Amanda Peet once said, “As an actor, my main focus is finding good writing and attacking a good role,” and her acting credits reflect that philosophy. A familiar face on episodic television programs such as The Good Wife, How I Met Your Mother, and Brockmire, Peet has also racked up an impressive list of screen credits in such films as Syriana, The X Files: I Want to Believe, The Whole Nine Yards, and Something’s Gotta Give. Twice named as one of the sexiest women in the world, Peet is far from just another pretty Hollywood face as she has emerged as a gifted playwright. The proof of the pudding is in her second theatrical work, Our Very Own Carlin McCullough, a fascinating play currently on stage at the Geffen Playhouse.
The story predominantly centers around three characters – Carlin as the 10-year-old tennis protégé, excellently played by Abigail Dylan Harrison, her ambitious mother, Cyn, played by Mamie Gummer, and Jay the tennis coach, played by the most delightful Joe Tippett, whose pure characterization could stand as an acting lesson on how to develop a character organically with no false layering. While Gummer gives a creditable performance, it would be so much stronger if she eliminated all the quirky character traits including her constant tics and grimaces and stripped down her characterization to its pure essence. The days of the Sandy Dennis style of acting are long gone. The other characters include Carlin at 17, well played by Caroline Heffernan, and Salif, a tennis coach effectively performed by Tyee Tilghman.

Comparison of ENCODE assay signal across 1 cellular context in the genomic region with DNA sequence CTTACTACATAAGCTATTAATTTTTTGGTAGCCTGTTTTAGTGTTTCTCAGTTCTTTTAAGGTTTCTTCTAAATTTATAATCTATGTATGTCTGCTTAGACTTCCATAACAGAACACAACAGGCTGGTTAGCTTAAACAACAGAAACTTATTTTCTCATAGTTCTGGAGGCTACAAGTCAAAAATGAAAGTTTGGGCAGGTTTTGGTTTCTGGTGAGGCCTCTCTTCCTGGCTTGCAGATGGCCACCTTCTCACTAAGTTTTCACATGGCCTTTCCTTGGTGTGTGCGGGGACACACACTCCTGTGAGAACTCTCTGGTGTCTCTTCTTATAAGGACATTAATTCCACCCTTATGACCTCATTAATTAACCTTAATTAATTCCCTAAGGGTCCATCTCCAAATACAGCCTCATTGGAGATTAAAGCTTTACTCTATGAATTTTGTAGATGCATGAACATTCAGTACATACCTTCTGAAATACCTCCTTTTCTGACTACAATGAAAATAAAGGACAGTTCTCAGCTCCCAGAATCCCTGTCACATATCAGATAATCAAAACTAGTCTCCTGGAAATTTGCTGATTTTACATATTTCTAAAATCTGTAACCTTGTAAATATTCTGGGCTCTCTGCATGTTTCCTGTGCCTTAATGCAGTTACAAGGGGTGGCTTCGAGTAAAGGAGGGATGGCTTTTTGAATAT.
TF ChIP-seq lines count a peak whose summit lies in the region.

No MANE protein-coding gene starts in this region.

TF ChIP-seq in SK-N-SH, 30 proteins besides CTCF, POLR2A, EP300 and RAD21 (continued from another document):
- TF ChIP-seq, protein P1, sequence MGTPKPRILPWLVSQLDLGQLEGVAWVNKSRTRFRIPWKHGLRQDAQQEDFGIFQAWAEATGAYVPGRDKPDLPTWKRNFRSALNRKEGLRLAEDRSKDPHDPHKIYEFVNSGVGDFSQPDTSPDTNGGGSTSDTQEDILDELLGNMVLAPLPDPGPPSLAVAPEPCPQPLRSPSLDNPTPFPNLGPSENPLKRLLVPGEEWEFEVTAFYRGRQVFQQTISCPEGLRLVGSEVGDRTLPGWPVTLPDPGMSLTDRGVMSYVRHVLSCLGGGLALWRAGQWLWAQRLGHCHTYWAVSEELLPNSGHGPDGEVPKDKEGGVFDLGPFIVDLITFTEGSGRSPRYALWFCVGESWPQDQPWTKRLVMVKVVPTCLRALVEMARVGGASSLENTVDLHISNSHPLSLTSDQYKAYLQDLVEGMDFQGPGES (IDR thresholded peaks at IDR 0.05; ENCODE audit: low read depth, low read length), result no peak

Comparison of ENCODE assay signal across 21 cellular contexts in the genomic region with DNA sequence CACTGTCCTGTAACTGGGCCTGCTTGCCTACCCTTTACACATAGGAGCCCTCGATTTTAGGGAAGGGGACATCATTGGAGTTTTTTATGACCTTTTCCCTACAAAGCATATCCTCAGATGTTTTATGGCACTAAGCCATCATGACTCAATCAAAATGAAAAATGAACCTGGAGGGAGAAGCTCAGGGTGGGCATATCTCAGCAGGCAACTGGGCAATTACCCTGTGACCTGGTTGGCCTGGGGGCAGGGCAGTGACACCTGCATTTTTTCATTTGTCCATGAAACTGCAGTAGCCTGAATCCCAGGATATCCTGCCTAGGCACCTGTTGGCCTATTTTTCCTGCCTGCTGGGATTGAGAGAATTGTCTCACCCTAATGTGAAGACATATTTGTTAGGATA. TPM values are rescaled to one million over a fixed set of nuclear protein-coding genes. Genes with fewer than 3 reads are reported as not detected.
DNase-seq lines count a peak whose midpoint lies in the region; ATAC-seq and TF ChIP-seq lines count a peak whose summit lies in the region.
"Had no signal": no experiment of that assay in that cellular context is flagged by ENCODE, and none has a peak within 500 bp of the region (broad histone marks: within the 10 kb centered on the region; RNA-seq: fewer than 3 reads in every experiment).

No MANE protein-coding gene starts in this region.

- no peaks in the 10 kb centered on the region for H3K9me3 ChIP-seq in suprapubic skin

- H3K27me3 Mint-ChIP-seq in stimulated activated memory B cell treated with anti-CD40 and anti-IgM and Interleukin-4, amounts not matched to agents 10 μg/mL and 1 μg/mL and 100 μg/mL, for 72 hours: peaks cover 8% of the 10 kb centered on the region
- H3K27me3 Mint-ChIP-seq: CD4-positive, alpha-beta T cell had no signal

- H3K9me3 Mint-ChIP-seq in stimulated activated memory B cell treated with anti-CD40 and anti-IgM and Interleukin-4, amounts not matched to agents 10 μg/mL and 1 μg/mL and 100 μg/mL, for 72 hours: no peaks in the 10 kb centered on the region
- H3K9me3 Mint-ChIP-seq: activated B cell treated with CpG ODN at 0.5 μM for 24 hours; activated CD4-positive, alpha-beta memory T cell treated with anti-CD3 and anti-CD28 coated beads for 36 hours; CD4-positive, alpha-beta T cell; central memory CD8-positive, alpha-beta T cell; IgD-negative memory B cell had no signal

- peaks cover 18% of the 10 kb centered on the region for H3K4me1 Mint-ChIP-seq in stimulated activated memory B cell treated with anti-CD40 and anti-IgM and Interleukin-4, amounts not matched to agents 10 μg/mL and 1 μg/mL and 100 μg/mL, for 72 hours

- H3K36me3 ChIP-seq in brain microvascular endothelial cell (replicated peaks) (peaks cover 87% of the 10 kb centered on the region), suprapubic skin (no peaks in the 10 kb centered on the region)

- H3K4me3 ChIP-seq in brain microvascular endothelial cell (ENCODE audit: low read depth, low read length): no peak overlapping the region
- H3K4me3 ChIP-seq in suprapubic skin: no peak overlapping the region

Carlin easily wins every competitive tennis match and mom quickly becomes aware that her young daughter is a potential tennis champion and makes a deal with coach Jay to take over her training. As in any well-written play, conflict on how to turn this young girl into a champion erupts, with sexual tension building between the two adults. Carlin and her coach immediately bond and a loving, but disciplined relationship, is formed. But, there is conflict between mom and Jay and she constantly interferes offering counter suggestions, one of which will have negative consequences. It becomes a tug of war to see who has greater control over this young girl. Her coach wants Carlin to enter amateur tennis tournaments explaining that if she took one penny, she would be ineligible for a college tennis scholarship which he said would be a slam dunk. There are lots of laugh lines from her overbearing mother such as “It doesn’t matter if you win or lose, as long as you win.” Jay trains his protégée with deep love and caring and tries to protect her from her mother’s growing ambitions. He fills Carlin’s young brain with unpressured direction to prevent her from burning out before she becomes the champion that he knows she can be. To relax her before a match, “You’re here to compete, not to win.”